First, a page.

Parsing the Prescriptive Prerogative: Fiduciary and Best Interest Obligations in the Regulation of Financial Advice

Adam B. Fovent


Since the Financial Crisis of 2007-2008, fiduciary and fiduciary-like “best interest” obligations have occupied center stage in competing efforts to regulate the provision of financial advice. These efforts have spanned the United States Department of Labor’s controversial failed attempt to expand the reach of investment adviser fiduciary status with respect to employee retirement plans, the Securities and Exchange Commission’s Regulation Best Interest and Fiduciary Interpretation concerning the standard of conduct required of broker-dealers and registered investment advisors, respectively, and proposed and final rulemakings from multiple states, including Massachusetts, New Jersey, and Nevada. Each such effort to incorporate fiduciary and fiduciary-like “best interest” obligations into regimes for the regulation of financial advice must grapple with a fundamental design issue that besets regulation more generally – the degree of precision and detail with which to articulate legal commands.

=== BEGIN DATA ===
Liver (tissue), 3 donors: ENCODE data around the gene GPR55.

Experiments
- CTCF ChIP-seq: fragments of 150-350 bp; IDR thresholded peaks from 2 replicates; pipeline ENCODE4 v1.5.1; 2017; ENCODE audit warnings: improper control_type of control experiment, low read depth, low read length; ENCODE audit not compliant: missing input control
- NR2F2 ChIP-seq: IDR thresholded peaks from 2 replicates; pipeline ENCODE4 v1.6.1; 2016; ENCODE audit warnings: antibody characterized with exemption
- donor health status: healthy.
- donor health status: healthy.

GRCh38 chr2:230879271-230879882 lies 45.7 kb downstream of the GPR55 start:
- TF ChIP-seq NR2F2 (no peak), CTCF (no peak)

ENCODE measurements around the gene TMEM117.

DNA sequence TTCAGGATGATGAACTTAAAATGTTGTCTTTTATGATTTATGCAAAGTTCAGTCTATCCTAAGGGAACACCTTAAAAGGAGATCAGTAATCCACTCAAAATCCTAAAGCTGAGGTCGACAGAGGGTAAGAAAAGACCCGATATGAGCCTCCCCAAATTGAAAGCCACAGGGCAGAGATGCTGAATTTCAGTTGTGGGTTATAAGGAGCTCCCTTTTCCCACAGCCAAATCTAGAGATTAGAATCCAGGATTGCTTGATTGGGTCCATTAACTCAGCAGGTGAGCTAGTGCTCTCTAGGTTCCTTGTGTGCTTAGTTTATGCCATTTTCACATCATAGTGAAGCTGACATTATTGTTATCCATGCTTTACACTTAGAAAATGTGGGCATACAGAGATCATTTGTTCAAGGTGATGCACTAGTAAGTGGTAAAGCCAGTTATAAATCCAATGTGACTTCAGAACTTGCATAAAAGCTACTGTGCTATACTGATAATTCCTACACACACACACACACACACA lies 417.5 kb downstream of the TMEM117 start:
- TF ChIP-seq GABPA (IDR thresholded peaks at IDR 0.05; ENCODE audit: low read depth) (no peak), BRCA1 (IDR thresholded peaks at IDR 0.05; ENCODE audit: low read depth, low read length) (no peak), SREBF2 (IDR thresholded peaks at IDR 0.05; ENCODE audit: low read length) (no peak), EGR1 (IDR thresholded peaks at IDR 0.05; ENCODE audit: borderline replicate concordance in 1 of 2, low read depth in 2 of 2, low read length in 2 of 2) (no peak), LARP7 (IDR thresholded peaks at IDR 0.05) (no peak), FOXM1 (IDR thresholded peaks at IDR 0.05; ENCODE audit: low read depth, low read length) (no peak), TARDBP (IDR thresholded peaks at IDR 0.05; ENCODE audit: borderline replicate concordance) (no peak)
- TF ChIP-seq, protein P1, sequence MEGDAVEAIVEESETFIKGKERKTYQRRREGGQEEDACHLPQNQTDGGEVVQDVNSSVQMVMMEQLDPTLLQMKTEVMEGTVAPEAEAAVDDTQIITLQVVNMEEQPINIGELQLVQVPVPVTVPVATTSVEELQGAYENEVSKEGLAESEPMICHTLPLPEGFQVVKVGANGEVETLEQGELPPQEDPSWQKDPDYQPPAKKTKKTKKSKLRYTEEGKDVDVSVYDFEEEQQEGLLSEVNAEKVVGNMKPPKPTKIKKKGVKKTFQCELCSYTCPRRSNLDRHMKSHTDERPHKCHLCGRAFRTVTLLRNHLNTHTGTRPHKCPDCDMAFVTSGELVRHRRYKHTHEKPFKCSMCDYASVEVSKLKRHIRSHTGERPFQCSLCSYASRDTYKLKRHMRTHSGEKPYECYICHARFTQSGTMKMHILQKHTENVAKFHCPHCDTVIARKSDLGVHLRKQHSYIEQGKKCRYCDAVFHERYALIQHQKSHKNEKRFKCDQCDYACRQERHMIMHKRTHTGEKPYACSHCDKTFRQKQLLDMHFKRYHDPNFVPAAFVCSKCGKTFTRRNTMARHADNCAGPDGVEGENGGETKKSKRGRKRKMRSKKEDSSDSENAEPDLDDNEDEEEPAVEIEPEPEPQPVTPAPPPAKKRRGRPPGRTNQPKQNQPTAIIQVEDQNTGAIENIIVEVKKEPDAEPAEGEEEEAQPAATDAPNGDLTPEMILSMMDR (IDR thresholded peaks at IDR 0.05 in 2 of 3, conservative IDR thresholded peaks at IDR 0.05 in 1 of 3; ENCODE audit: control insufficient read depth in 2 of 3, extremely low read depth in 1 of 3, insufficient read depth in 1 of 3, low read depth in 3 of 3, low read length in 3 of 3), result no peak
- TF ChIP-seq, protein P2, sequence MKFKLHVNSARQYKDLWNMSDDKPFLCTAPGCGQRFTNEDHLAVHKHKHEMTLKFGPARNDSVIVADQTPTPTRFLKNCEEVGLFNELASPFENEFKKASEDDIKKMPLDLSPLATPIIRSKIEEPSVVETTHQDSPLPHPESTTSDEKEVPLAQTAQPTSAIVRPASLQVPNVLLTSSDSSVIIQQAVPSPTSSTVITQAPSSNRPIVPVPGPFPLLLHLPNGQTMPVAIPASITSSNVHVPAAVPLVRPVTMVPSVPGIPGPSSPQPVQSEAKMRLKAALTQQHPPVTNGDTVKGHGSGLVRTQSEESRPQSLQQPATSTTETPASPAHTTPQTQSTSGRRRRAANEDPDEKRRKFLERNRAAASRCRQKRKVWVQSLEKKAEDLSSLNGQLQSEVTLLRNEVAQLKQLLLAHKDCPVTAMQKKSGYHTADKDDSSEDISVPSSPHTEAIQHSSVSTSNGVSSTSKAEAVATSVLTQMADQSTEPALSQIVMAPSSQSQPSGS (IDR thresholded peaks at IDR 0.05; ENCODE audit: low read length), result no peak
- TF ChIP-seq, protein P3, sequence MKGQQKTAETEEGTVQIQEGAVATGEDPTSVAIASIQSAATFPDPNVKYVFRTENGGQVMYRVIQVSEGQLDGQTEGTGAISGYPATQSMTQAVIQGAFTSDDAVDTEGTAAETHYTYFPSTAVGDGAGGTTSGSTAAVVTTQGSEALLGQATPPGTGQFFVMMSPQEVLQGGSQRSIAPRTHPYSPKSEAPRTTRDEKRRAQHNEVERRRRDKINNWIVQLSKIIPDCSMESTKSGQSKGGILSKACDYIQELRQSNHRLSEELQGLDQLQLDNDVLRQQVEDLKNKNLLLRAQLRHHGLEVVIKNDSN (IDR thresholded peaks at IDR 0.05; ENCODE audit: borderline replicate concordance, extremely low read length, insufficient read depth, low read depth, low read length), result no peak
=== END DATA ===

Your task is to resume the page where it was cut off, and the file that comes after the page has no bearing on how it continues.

This paper examines the implications of the nature and conceptual foundations of fiduciary and fiduciary-like “best interest” obligations for this question of precisional optimality, demonstrating that the efficacy of such obligations requires, or at least traditionally presupposes, a broad, prophylactic approach to the articulation of legal commands. This paper then examines the various recent regulatory initiatives, along with judge-made and international comparators, in order to develop a typology of regulatory design approaches along the twin dimensions of “rule”-like precisional detail and “standard”-like prophylactic breadth. By doing so, regulatory design approaches are identified that may allow statutory and regulatory drafters to better balance the prophylactic benefits of broadly articulated fiduciary and fiduciary-like obligations with the increased certainty and cost benefits of more detailed and precise specifications.